Saturday, March 28, 2009

YouTube EDU

Have you discovered YouTube EDU, launched earlier this week? By bringing together into one collection only material submitted to YouTube by colleges and universities, YouTube EDU makes it quick and easy to find university and law school class lectures, 200 full courses (including one in Environmental Law and Policy), and guest lectures and presentations on law and related topics given at some of the world's most prestigious universities. Many other fields, including science and psychology, are well represented among the more than 20,000 videos. You can also link to YouTube EDU from the YouTube home page. Try searching for "law," a favorite legal topic, or a professor or speaker's name. For example, Hofstra Law Professor Janet Dolgin's lecture on "Attitudes Toward Embryonic Stem-Cell Research" at Case Western University is quickly located on YouTube EDU.

Ernster, the Virtual Library Cat

Friday, March 27, 2009

Keeping up on the legal profession

Did you know that you can subscribe to the ABA daily or weekly email newsletter for free? You can set up an RSS feed, if you prefer as well. It helps me keep up with what is going on in the profession as well as legal education. For instance in this week's edition, there is an article about the tough market for Law grads. Also, I learned that "Webster Makes It Official: Definition of Marriage Has Changed" .

It is free. To subscribe, go to .

Ernster, the Virtual Library Cat

Thursday, March 26, 2009

Cost-Saving Tips For Lexis And Westlaw Research

The Cleveland-Marshall College of Law’s blog contains a brief but excellent article with tips on how to do research cost effectively using Lexis and Westlaw. Links to PDF files that contain further tips offered directly by Lexis and Westlaw are available, as well.

Your current and future employers will no doubt appreciate your using these money-saving tips during your research.

Ernster, the Virtual Library Cat

Wednesday, March 25, 2009

The Oyez Project

The Oyez Project is a "multimedia archive devoted to the Supreme Court of the United States and its work. It aims to be a complete and authoritative source for all audio recorded in the Court since the installation of a recording system in October 1955. The Project also provides authoritative information on all justices and offers a virtual reality 'tour' of portions of the Supreme Court building, including the chambers of some of the justices."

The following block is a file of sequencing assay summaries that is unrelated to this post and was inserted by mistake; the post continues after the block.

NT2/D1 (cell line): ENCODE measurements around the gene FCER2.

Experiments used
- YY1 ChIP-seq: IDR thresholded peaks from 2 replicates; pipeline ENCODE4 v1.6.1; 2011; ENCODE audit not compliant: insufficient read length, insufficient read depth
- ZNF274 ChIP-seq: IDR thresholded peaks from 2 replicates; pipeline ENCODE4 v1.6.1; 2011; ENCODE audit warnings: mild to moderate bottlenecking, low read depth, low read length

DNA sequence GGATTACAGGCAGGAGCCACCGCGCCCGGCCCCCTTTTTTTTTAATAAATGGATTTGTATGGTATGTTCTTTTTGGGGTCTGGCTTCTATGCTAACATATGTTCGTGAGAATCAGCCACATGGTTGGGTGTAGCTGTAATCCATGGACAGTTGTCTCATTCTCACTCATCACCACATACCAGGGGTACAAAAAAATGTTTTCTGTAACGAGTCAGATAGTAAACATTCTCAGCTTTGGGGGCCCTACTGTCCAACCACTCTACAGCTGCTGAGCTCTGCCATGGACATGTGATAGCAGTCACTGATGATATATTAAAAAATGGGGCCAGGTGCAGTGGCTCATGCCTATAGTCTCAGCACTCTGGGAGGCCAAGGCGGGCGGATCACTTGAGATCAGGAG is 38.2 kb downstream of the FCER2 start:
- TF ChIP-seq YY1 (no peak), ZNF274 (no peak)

Ernster, the Virtual Library Cat

Tuesday, March 24, 2009

Titanic Case

The wreck of the Titanic was found in 1985 and started a legal tussle regarding ownership of the artifacts. A federal judge in Norfolk, VA is expected to rule soon that the items must remain together and accessible to the public. There is a sub-set of law devoted to shipwreck and salvage; and the Titanic is a prime example of some of the legal conflicts generated.

Ernster, the Virtual Library Cat

Monday, March 23, 2009

The Human Trafficking Project

The Human Trafficking Project is a good place to keep track of issues surrounding human trafficking and related crimes. The blog features news, government reports and legislation about trafficking and also provides commentary and discussion about the problem. Recent posts have highlighted the UNODC Global Report on Human Trafficking and featured an exchange on feminism and trafficking.

Ernster, the Virtual Library Cat

Sunday, March 22, 2009

Local Library Databases

Many people are unaware that they probably have access to a number of subscription databases through their local public library, many of them accessible from home.

For instance, databases available from the NYPL are here. Anyone who lives, works, attend school, or owns property in New York State is eligible for a free NYPL card. And databases available from Nassau County's public libraries are listed here.

Although many of these offerings will overlap with the online resources provided by the Deane Law Library, and Axinn Library, chances are that you will not be in school forever, and you probably still know people who are not law students.

(Databases provided by public libraries are usually accessible under licenses specifying that they cannot be used for commercial purposes.)

Ernster, the Virtual Library Cat